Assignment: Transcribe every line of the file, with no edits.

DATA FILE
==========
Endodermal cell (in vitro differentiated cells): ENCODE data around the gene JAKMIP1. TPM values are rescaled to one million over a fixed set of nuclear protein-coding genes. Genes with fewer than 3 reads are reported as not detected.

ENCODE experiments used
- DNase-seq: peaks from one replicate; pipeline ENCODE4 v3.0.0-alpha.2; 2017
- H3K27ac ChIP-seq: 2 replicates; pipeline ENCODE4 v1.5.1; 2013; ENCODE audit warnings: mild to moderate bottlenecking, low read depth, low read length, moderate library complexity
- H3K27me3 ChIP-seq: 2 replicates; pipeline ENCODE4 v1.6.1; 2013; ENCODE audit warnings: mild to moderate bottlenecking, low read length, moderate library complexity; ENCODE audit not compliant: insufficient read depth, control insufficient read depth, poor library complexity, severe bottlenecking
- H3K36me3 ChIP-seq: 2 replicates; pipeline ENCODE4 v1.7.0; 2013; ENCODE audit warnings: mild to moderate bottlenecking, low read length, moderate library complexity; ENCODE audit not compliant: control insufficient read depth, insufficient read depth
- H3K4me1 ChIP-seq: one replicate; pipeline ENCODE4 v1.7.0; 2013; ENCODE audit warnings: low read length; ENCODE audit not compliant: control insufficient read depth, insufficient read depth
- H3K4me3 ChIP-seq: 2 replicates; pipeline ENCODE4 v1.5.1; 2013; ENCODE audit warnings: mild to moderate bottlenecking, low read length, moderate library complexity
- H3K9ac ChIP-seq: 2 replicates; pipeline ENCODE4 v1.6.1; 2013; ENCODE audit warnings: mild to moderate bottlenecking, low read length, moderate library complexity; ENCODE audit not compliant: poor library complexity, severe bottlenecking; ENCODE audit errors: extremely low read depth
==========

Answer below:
Endodermal cell (in vitro differentiated cells): ENCODE data around the gene JAKMIP1. TPM values are rescaled to one million over a fixed set of nuclear protein-coding genes. Genes with fewer than 3 reads are reported as not detected.

ENCODE experiments used
- DNase-seq: peaks from one replicate; pipeline ENCODE4 v3.0.0-alpha.2; 2017
- H3K27ac ChIP-seq: 2 replicates; pipeline ENCODE4 v1.5.1; 2013; ENCODE audit warnings: mild to moderate bottlenecking, low read depth, low read length, moderate library complexity
- H3K27me3 ChIP-seq: 2 replicates; pipeline ENCODE4 v1.6.1; 2013; ENCODE audit warnings: mild to moderate bottlenecking, low read length, moderate library complexity; ENCODE audit not compliant: insufficient read depth, control insufficient read depth, poor library complexity, severe bottlenecking
- H3K36me3 ChIP-seq: 2 replicates; pipeline ENCODE4 v1.7.0; 2013; ENCODE audit warnings: mild to moderate bottlenecking, low read length, moderate library complexity; ENCODE audit not compliant: control insufficient read depth, insufficient read depth
- H3K4me1 ChIP-seq: one replicate; pipeline ENCODE4 v1.7.0; 2013; ENCODE audit warnings: low read length; ENCODE audit not compliant: control insufficient read depth, insufficient read depth
- H3K4me3 ChIP-seq: 2 replicates; pipeline ENCODE4 v1.5.1; 2013; ENCODE audit warnings: mild to moderate bottlenecking, low read length, moderate library complexity
- H3K9ac ChIP-seq: 2 replicates; pipeline ENCODE4 v1.6.1; 2013; ENCODE audit warnings: mild to moderate bottlenecking, low read length, moderate library complexity; ENCODE audit not compliant: poor library complexity, severe bottlenecking; ENCODE audit errors: extremely low read depth